Recently I was talking to one of the early employees of S1 Corp., a banking software company in Atlanta. S1 Corp started as the first online-only bank and pivoted into online banking software in the mid-to-late 1990s. Before being acquired by ACI Worldwide in February of 2012, S1 Corp. had a market capitalization of $577 million (NASDAQ: SONE). One of the many interesting things the early employee of S1 Corp. told me was how the first customers of the new online bank used the service.
Here’s what new customers would do with their first online bank:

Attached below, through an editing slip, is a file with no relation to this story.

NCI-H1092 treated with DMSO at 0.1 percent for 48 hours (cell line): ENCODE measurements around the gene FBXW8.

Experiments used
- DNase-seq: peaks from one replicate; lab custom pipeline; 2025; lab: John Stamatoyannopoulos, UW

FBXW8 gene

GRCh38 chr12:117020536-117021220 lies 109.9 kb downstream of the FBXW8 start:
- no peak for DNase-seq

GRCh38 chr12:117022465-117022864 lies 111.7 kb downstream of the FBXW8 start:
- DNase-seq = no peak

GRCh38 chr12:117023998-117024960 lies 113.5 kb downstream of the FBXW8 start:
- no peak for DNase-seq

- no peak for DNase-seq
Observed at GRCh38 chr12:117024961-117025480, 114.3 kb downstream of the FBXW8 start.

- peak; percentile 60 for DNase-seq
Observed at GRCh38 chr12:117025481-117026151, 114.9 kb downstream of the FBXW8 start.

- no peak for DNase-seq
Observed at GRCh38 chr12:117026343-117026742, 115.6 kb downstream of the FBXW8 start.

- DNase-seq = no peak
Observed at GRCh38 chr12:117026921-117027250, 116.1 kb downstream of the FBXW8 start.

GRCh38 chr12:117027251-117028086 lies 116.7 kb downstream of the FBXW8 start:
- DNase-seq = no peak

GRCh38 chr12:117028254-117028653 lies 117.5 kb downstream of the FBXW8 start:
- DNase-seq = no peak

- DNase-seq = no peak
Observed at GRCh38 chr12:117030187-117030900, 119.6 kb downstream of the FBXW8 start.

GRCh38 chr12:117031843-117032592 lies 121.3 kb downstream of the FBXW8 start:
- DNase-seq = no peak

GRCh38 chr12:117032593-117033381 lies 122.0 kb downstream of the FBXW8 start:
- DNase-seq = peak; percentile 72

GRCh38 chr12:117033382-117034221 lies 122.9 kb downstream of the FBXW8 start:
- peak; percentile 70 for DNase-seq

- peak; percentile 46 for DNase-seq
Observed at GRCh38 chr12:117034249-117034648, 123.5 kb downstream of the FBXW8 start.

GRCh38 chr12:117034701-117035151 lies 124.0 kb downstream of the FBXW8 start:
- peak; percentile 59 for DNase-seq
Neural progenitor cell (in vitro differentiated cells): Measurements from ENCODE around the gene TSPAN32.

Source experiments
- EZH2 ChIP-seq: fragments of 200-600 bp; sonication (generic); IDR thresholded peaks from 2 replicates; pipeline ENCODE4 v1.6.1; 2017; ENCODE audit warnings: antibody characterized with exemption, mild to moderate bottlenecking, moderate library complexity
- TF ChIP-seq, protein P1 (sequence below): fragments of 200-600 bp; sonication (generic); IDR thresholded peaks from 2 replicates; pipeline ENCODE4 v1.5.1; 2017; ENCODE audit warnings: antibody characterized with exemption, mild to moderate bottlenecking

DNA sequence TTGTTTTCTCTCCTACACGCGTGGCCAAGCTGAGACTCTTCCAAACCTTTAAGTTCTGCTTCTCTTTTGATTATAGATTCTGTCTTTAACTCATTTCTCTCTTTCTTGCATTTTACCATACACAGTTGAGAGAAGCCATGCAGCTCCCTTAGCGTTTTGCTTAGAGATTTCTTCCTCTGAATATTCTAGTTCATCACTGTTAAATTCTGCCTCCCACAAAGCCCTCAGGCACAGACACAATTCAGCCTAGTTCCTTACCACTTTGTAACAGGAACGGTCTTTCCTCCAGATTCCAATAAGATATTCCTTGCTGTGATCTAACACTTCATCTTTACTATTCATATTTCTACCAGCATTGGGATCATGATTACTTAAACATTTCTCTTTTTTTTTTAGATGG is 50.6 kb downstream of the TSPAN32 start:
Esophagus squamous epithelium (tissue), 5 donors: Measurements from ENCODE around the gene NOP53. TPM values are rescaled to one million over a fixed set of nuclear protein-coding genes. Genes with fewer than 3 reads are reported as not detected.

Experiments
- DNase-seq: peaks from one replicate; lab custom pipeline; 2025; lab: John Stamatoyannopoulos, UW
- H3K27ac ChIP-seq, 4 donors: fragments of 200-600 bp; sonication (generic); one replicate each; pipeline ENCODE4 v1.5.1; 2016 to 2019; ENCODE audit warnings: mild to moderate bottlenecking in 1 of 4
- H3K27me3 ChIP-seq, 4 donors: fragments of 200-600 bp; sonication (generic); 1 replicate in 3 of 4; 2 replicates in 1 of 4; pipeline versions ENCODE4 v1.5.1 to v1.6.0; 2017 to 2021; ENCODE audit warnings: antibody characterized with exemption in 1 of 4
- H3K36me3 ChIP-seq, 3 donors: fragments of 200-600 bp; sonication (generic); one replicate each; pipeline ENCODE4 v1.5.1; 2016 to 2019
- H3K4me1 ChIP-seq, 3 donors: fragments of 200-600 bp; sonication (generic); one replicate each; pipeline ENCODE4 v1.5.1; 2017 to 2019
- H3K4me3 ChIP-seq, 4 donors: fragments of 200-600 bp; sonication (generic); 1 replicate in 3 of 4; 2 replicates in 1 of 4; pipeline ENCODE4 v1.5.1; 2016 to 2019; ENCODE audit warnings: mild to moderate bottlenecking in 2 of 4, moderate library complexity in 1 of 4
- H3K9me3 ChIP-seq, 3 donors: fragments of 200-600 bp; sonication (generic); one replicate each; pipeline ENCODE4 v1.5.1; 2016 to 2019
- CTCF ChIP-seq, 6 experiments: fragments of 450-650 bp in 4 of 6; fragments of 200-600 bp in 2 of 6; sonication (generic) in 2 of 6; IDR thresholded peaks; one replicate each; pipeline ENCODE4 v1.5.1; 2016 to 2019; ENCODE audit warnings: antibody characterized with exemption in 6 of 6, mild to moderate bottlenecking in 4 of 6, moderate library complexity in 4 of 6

- Send a $100 check to S1 Corp. to open an account (the minimum to start)
- Month 1: The customer uses online bill pay to send $1 to themselves to see if the service works
- Month 2: The customer uses online bill pay to pay for a non-critical monthly bill (e.g. lawn service)
- Month 3: The customer uses online bill pay to pay for a standard monthly utility bill (e.g. electric)
- Month 4: The customer uses online bill pay to pay all their bills
This provides a useful example for entrepreneurs to think through and track how new users engage with a product. Product usage should be analyzed on a regular basis, especially new users of the product.
What else? What are some other thoughts on the example new customer usage pattern?